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Coming to terms with the Google sidestep

01 Feb 2011

The internet has the potential to reach a massive international market effectively and with great speed. It is obvious why a business would want to tap into this marketplace.
Looking purely at search engine marketing, there are a number of strategies and techniques which need to be implemented in order to get found in the search engine results pages (SERPs). Other than paying for advertisements (known as pay per click), a very powerful way of gaining the top spots in the organic search results on the left of the Google search results is SEO, or search engine optimisation.
However, SEO is partly a theoretical science. There are some definite techniques which are well-publicised and which are approved and encouraged by the major search engines, but are kept secret because of the incredibly competitive and lucrative market. SEO experts need to constantly monitor and adjust programs to stay ahead. To show how volatile this arena can be, here are a few examples of what can happen even when you are following all of the (undocumented) rules.
A year and a half ago, Google implemented a major change in the Google algorithm. This change banned all duplicated and affiliate landing pages and websites. Up until this time, marketers had been using Pay Per Click to generate some incredible incomes online. Over a period of weeks all marketers who were deemed to violate the new terms were banned… for life!
Did Google care this amounted to a huge loss of revenue? No way! Google looks only at what its core purpose is: to provide its customers with the best possible search experience. This means that when their customer types in "best golf clubs”, Google wants to direct the searcher to a site that has tons of information about golf clubs. They don’t want to send the searcher to a page which says "Golf Clubs – Buy into this Get Rich Quick Scheme so YOU can earn a million dollars a month and will have all the time in the world to play golf!” Sound familiar?
So the infamous Google Slap changed the marketing industry. Many marketers turned to social media and organic search marketing to replace their lost incomes, and so did the software developers and the creative entrepreneurs. They could sell automated systems to speed up the submission process, and create a huge amount of content and websites on autopilot, to effectively ‘hack’ the SERPs.
But Google doesn’t miss a trick. Earlier in 2010, many SEO companies using dubious methods watched in horror as their clients suddenly plummeted off the front pages and into obscurity!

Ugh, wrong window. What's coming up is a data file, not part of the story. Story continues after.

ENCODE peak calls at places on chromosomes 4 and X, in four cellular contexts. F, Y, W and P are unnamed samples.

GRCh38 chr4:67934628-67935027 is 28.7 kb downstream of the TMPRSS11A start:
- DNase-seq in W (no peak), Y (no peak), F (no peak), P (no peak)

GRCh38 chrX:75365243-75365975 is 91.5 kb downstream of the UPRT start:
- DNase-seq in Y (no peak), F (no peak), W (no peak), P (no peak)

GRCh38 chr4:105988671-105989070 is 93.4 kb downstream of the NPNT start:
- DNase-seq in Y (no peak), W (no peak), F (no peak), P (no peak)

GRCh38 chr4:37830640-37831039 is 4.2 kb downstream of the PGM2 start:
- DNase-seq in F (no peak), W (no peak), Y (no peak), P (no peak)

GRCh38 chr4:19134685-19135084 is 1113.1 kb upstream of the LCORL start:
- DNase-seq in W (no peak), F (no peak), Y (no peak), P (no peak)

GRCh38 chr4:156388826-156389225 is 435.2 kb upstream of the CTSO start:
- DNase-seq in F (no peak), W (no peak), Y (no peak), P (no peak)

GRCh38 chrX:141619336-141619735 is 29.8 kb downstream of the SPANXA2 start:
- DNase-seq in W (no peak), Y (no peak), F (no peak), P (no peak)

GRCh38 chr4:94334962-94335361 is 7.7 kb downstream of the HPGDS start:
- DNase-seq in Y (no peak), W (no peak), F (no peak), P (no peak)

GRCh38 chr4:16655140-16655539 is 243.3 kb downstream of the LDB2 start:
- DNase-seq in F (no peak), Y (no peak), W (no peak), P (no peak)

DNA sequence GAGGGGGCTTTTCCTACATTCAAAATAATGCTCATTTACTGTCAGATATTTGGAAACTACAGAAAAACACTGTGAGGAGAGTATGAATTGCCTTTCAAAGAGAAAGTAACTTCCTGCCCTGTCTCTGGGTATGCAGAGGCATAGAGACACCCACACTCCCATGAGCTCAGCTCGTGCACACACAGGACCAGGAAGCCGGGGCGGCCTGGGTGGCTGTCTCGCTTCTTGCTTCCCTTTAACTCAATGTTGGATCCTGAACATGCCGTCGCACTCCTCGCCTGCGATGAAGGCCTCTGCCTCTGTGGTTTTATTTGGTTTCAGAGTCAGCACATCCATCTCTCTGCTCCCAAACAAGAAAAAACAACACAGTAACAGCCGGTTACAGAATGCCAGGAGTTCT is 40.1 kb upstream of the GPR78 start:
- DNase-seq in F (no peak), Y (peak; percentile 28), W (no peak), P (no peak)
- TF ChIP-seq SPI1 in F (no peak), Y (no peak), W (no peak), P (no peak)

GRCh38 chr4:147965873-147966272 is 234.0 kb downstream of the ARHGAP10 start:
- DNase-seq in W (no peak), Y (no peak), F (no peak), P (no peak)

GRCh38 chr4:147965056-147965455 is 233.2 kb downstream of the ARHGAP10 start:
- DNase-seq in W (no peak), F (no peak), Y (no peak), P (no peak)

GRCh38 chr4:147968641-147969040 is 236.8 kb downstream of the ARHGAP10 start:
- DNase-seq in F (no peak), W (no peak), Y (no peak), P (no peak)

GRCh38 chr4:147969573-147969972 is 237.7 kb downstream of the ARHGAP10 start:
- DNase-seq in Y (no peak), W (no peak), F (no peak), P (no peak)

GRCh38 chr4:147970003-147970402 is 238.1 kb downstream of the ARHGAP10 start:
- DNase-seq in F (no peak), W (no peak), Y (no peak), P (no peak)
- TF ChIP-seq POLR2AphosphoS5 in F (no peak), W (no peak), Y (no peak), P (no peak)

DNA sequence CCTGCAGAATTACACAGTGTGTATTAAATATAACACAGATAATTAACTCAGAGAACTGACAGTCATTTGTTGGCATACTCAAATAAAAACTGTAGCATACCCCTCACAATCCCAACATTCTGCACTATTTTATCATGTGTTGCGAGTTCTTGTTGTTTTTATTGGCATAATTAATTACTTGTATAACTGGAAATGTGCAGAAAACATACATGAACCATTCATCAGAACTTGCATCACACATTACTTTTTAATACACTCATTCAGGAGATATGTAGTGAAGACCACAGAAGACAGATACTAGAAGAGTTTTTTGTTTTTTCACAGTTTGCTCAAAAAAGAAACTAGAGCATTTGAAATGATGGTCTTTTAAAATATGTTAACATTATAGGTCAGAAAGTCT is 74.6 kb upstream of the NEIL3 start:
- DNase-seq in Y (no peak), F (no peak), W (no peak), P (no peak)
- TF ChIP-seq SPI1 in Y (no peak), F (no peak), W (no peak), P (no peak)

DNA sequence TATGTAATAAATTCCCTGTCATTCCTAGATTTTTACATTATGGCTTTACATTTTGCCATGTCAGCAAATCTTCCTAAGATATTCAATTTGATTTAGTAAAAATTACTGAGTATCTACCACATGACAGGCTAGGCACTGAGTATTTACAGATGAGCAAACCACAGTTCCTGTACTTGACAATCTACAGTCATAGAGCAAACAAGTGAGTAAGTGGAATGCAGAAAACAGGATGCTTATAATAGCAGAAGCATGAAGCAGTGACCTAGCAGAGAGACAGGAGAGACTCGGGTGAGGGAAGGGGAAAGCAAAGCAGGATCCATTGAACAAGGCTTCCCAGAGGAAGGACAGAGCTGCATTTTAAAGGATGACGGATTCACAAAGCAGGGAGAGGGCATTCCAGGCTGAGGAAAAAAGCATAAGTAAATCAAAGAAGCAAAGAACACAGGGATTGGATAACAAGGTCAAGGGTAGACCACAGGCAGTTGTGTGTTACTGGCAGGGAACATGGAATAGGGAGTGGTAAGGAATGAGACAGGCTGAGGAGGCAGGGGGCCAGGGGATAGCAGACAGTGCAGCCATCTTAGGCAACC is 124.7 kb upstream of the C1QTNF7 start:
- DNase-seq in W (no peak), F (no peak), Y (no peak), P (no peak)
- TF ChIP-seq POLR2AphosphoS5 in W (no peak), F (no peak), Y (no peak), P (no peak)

Again, this was a shift in the Google algorithm installed to stop dishonest marketing of businesses. This adjustment to the system had a massive impact on marketing online; so great in fact that the change became known in SEO circles as Florida. Florida – Hurricane – get it?
These are two of the major changes, but tweaks to the system happen on an almost weekly basis. The changes are not telegraphed or explained. Currently a change has been made which identifies keywords and businesses which Google has decided would benefit from a local search or Google Places result. They assume that if you would like to buy a product which can be bought in your immediate area, this is what you will be looking for – a store which is a short drive away.
This is known as QDL, or query deserves local. This change has increased substantially the importance of having your business listed in Google Places for the keywords which relate to your products or services. There still seems to be a random nature to which keywords Google has identified for QDL, and this will be adjusted no doubt in the months to come.
These constant sidesteps by Google show how important it is not to be complacent when it comes to marketing a business online.
A search engine marketing company may have 10 years’ experience, but this means zilch if they are not up with the game. Strategies which may have worked last year, or even last month, may have no impact at all and may in fact be damaging to your online presence.The next time Google unleashes one of its infamous moves – be ready to react! 

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